In Chapter 13 cases, “the court does not approve the employment of a chapter 13 debtor’s
counsel.”62 Thus, “[a] chapter 13 debtor may generally employ bankruptcy counsel without
filing an application to employ.”63 If the debtor’s case is converted to Chapter 7, debtor’s
counsel must seek employment by the Chapter 7 estate pursuant to § 327(e) if she wishes to be
paid by assets of the estate. Without such application, compensation may not be awarded.64

Unlike other bankruptcy attorneys, a Chapter 7 attorney has no right to compensation
under § 330.65 In Lamie, 66 the Supreme Court held that debtor’s Chapter 11 counsel could not
receive compensation post-conversion from chapter 7 estate funds unless she is employed by the
Chapter 7 estate. The result from Lamie67 is “that § 330(a)(1) does not authorize compensation

60 Wark, 542 B.R. at 531 n.27.
61 Amanda A. Page, Chapter 7 Attorneys’ Fees: Protecting Debtors While Ensuring Attorneys Get Paid,
http://www.abi.org/committee-post/chapter-7-attorneys%E2%80%99-fees-protecting-debtors-while-ensuringattorneys-
get-paid, AM.BANKR.INST. (Feb. 2, 2015-15:07).
62 In re Bell, 212 B.R. 654, 657 (Bankr. E.D. Cal. 1997) (citing In re Fricker, 131 B.R. 932, 939–41 (Bankr. E.D. Pa.
1991)).
63 In re Arnold, 2008 WL 2224932, *1 (Bankr. S.D.Tex. 2008).
64 In re French, 111 B.R. 391, 393 (Bankr. N.D.N.Y. 1989).
65 William F. Stone, Jr., & Bryan A. Stark, The Treatment of Attorneys’ Fee Retainers in Chapter 7 Bankruptcy and
the Problem of Denying Compensation to Debtors’ Attorneys for Post-Petition Legal Services They Are Obliged to
Render, 82 AM.BANKR. L.J. 551, 552 (2008).
66 Lamie v. United States Trustee, 540 U.S. 526 (2004).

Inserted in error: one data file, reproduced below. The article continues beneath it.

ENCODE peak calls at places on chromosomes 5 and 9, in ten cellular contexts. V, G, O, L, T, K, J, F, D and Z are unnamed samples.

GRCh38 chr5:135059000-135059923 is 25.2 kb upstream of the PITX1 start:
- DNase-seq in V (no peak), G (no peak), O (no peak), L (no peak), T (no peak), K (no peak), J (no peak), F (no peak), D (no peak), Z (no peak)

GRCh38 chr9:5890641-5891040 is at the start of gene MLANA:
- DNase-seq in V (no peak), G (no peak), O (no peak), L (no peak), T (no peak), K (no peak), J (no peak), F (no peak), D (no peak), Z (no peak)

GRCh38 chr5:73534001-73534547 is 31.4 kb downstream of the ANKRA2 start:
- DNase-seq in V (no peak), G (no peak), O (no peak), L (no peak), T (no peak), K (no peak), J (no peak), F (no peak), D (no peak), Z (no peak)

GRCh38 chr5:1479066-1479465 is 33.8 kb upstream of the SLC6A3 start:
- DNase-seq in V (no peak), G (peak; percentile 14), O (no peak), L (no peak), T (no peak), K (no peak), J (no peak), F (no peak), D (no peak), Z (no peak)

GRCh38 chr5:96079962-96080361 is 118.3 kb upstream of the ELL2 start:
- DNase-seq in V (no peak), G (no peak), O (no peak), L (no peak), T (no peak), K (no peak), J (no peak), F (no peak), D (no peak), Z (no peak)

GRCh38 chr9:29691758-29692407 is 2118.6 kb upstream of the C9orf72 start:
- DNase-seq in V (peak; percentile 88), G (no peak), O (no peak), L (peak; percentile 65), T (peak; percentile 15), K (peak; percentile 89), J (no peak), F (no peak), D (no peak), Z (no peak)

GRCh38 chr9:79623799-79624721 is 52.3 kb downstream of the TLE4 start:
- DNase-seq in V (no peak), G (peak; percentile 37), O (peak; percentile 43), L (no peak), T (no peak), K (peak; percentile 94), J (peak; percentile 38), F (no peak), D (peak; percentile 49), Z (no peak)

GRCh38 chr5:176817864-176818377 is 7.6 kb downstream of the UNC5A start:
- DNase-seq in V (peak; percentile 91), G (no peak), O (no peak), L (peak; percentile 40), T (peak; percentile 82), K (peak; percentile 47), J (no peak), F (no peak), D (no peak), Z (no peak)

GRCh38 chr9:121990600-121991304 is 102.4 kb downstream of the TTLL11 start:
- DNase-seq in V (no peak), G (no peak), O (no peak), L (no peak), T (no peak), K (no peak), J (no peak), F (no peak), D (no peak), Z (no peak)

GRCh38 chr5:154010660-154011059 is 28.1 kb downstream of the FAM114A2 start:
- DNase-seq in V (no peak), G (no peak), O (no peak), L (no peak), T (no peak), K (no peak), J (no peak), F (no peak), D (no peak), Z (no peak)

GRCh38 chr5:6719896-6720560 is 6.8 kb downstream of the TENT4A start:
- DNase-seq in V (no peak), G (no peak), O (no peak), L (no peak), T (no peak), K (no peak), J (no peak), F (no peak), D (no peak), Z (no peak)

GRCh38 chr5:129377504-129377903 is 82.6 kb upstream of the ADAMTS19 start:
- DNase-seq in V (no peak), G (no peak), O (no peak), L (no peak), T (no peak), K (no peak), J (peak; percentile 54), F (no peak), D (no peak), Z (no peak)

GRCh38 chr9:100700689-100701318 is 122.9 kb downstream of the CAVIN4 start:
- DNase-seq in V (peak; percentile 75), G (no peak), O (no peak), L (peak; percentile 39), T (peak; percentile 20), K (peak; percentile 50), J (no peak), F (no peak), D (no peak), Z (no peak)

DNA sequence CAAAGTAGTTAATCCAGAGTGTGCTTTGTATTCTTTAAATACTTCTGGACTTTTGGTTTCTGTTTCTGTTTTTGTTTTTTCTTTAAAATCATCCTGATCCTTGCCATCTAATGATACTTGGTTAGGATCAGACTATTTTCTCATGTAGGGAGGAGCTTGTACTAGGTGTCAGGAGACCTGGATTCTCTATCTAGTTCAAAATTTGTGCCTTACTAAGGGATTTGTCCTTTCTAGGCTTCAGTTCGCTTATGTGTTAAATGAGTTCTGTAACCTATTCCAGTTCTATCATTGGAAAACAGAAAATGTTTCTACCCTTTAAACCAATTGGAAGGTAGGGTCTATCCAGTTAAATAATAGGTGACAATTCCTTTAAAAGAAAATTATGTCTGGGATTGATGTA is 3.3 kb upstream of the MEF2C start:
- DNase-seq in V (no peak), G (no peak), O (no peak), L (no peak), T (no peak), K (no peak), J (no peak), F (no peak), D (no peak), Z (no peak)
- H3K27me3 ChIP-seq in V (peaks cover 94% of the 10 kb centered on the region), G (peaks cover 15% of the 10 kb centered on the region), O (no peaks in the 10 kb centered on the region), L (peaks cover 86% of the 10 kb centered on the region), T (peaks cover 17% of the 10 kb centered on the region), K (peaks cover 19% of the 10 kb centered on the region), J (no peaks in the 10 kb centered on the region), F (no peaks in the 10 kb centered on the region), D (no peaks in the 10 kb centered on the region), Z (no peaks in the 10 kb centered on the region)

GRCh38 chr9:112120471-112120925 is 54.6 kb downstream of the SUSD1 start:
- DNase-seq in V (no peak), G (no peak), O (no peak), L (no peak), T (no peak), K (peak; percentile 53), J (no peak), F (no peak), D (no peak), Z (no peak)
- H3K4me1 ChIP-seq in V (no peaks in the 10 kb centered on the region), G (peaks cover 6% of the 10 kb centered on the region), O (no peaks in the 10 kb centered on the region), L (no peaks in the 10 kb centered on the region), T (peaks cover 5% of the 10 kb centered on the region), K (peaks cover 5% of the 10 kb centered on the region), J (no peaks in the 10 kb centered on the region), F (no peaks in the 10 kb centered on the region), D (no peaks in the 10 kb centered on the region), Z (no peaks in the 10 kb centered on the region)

67 Id. at 538–39.


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to a Chapter 7 debtor’s attorney from estate funds unless the attorney is employed by the trustee
under § 327.”68 This “creates severe problems for the debtor’s attorney.”69 Attorneys filing
chapter 7 petitions must collect fees pre-petition or risk a discharge of pre-petition fees.
However, Wagers70 found that retainers paid as an advancement on post-petition services must
be placed in a trust account and are not deemed earned until counsel performs those services.
The irony is that if debtor’s counsel procures a sufficient retainer, to the extent it is not used as of
the petition date, the balance is property of the estate subject to turnover to the trustee.71 On the
other hand, if an attorney in a Chapter 7 case does not receive a pre-filing retainer, then the
unpaid fees associated with her pre-petition work are dischargeable.72 This disincentive to
competent bankruptcy counsel is profound. Further, it is also difficult and sometimes forbidden
for attorneys to solve Lamie73 issues by unbundling or limiting their scope of representation to
pre-petition or post-petition services for a Chapter 7 client.74

Under Chapter 13, attorney’s fees are allowed pursuant to § 330(a) as an administrative
expense described in § 503(b)(2). With the enactment of § 330, “Congress intended to provide
adequate compensation, on a par with that available in other areas of practice, to attract
competent counsel to the bankruptcy specialty.”75 The bankruptcy practice needs competent
attorneys as

[i]t is absolutely imperative that competent counsel be motivated to seek, accept

and ably handle Chapter 13 cases. That motivation starts with being fairly

compensated for the work they perform. The complexity and importance of the

68 See Stone, supra note 65, at 554.
69 Richard I. Aaron, 1 BANKRUPTCY LAW FUNDAMENTALS § 15:51.
70 In re Wagers, 514 F.3d 1021 (10th Cir. 2007).
71 Id., In re Mansfield, 394 B.R. 783 (Bankr. E.D. Pa. 2008).
72 Wagers, 514 F.3d at 1029–30; Rittenhouse v. Eisen, 404 F.3d 395 (6th Cir. 2005).
73 Lamie, 540 U.S. 526.
74 See e.g. DeLuca v. Seare (In re Seare), 515 B.R. 599 (B.A.P. 9th Cir. 2014) (unbundling or limited scope
representation must comply with the rules of ethics and the Bankruptcy Code based on a qualitative analysis of each
individual debtor’s case completed at intake to ensure that debtor’s reasonable goals and needs are being met); In re